New Orleans Pelicans guard Eric Gordon will be out indefinitely with a torn left labrum, the team announced Monday.

Gordon was injured during Saturday’s game at Utah while guarding Jazz guard Trey Burke. Burke, in an effort to get around Gordon, grabbed his arm, hurting his shoulder, Gordon said. The Pelicans initially called the injury a dislocation.

The Pelicans (7-5), back from a four-game road trip, host the Sacramento Kings (8-5) at 7 p.m. Tuesday at the Smoothie King Center.

“It just popped out of the socket,” Gordon said Sunday. “It hurt really bad.”

It occurred at 4:35 of the second period, and Gordon didn’t return. He said the shoulder has popped in and out before, but nothing as serious as his current injury.

Former New Orleans center/power forward Jason Smith had a similar injury in 2013. After playing 51 games, 20 with the injury, Smith had surgery and missed the rest of the season. The post-surgery diagnosis was four to six months to heal.

It is not known whether Gordon’s injury is as serious as Smith’s was, although surgery is usually needed. Gordon will undergo further examinations this week, the Pelicans said.

“(Surgery) is not always the case,” said coach Monty Williams, a former NBA player. “I (tore) it before, and I didn’t have surgery. Sometimes you can rehab it and strengthen the muscles around it. I’ve seen guys have surgery, and I’ve seen guys play through it. So it just depends on the severity of it, and we’re still getting all that information. Something happens like that, and our doctors send (X-rays) all over the country to make sure we’re getting all the right info.”

Gordon has had a history of injuries since coming to New Orleans in the Chris Paul trade before the 2011-12 season, but that mostly involved his right knee. He played in nine of 66 games that season after having arthroscopic surgery. The next season, he played in 42 of 82 games while rehabilitating the knee.

Last season, he played 62 games, the most since his rookie season, before missing the final weeks with knee and ankle ailments. He had offseason surgery on his left ankle.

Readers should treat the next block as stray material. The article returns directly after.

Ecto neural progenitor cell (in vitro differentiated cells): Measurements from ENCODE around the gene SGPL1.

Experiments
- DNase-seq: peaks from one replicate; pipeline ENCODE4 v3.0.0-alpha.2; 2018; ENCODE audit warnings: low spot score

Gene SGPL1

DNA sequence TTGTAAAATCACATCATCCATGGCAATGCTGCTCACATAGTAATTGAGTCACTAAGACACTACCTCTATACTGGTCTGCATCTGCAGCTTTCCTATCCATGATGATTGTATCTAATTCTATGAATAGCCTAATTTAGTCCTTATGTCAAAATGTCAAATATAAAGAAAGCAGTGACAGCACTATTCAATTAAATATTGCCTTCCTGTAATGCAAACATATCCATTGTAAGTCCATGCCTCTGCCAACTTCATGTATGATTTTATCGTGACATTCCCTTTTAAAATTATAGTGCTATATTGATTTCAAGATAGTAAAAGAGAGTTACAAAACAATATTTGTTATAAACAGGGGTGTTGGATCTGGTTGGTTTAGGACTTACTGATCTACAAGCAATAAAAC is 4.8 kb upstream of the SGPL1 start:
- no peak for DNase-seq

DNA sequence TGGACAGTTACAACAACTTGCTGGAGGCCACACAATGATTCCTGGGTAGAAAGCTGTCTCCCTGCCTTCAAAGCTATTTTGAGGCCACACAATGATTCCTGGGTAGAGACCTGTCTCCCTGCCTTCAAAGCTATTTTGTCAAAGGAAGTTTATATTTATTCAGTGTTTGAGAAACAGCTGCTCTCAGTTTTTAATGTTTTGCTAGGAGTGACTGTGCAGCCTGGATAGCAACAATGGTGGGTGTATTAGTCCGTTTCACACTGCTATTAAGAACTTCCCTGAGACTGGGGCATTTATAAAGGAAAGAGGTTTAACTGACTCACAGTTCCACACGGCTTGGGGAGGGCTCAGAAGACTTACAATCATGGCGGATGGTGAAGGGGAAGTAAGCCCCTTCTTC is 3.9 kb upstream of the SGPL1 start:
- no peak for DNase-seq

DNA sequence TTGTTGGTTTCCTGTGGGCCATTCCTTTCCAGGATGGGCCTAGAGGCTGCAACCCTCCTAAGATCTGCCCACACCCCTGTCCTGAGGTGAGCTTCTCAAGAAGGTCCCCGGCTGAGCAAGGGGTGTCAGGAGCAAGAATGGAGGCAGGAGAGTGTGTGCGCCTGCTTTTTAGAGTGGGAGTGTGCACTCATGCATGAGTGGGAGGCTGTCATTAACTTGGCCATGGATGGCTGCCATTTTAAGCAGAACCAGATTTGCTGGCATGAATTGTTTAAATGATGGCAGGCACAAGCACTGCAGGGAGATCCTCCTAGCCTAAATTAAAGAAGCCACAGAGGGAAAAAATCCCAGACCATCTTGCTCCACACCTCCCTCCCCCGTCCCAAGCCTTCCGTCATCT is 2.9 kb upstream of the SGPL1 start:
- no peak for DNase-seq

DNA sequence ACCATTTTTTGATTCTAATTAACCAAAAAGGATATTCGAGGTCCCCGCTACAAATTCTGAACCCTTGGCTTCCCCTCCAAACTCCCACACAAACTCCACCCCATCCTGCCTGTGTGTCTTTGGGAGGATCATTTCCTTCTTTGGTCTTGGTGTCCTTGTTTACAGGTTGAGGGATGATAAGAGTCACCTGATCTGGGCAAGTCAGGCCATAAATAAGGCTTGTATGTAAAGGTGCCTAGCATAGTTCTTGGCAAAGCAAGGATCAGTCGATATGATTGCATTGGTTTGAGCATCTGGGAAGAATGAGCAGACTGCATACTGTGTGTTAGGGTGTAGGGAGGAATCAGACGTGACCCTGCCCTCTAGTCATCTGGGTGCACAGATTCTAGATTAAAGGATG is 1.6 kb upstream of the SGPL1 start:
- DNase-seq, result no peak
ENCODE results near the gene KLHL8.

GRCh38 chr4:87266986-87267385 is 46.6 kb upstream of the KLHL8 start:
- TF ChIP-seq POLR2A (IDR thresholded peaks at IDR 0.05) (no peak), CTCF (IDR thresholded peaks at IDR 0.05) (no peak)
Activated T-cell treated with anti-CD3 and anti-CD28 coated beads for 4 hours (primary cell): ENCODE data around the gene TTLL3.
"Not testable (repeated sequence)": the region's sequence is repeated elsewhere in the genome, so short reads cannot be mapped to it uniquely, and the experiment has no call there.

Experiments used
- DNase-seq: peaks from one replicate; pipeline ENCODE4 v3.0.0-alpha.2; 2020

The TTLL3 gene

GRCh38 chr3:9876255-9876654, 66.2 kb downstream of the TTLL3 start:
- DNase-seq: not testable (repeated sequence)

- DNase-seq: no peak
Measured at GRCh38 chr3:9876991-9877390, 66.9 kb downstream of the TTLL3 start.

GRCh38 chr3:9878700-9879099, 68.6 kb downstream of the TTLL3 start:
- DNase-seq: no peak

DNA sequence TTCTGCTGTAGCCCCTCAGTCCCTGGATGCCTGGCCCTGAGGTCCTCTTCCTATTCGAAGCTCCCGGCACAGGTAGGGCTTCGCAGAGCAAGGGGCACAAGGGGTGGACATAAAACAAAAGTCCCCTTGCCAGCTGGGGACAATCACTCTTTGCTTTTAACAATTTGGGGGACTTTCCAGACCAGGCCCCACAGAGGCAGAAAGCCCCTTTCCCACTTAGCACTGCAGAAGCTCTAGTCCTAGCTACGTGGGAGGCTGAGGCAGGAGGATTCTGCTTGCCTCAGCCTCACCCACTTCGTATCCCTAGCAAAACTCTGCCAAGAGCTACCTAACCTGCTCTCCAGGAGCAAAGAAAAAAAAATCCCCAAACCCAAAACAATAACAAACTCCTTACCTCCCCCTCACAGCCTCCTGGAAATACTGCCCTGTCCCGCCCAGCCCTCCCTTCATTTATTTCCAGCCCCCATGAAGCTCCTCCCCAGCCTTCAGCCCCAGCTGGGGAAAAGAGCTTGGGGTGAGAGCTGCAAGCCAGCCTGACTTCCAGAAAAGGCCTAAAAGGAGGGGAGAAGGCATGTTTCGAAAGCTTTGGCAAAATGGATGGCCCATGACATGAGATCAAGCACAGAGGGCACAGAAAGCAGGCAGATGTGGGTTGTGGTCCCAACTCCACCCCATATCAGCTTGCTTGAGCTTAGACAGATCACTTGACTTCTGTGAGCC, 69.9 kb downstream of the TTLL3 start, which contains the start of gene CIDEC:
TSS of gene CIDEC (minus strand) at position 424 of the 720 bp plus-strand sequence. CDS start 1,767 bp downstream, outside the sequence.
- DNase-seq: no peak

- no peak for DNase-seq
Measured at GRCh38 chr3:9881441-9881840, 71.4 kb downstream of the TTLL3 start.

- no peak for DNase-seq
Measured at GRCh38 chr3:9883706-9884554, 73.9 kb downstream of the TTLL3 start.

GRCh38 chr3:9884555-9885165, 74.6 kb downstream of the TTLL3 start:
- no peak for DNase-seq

“I just feel bad for him because he was starting to get his rhythm playing,” Williams said. “He was shooting the ball well, attacking the basket, playing really good defense. He ends up hurting his arm on a play where he was playing really good defense.”

While adjusting to a new role with Tyreke Evans taking his place as a primary option in the offense, Gordon had struggled shooting this season. In the season’s first seven games, Gordon shot 19-of-66 (28.8 percent), including 4-of-24 (16.7 percent) on 3-pointers.

But starting with the Pelicans’ 139-91 home blowout of Minnesota on Nov. 14, Gordon seemed to break out of the slump. He was 4-of-4, including 2-of-2 on 3s, vs. Minnesota, and in the past five games, he has shot 24-of-42 (57.1 percent), including 10-of-17 (58.8 percent) on 3s.

Williams said he hadn’t thought completely through how losing Gordon would affect his lineup, but he added that backup guard Austin Rivers might start in Gordon’s place. Another option could be to start Luke Babbitt or John Salmons at small forward and move Evans from small forward to Gordon’s shooting guard spot.

Elsewhere on the injury front, the Pelicans could get some good news heading into Tuesday’s game. Center Omer Asik practiced “a little bit” on Monday, Williams said. Asik (back) missed all four games of the road trip; the Pelicans went 2-2.

Williams said he didn’t know whether Asik would play Tuesday. Asik did not talk with reporters after practice Monday; he did cardio work on an elliptical machine, then received treatment on his back.

The Pelicans played at Sacramento on Nov. 18 and, with Asik out, Kings center DeMarcus Cousins had 24 points and 17 rebounds. New Orleans’ Anthony Davis had 28 points, nine rebounds, three blocks and two steals, and the Pelicans won 106-100 a day after losing a late lead while falling at Portland.

Asik had attempted to return before Saturday’s game at Utah but had a setback with his back in warmups. He is considered day-to-day.

“(Without Asik), we’re probably helping more (on defense) than we planned on helping,” Williams said. “He typically guards his man one-on-one without a lot of help. At the same time, that’s what we have to do, and we’ve dealt with (injuries) the past four years.”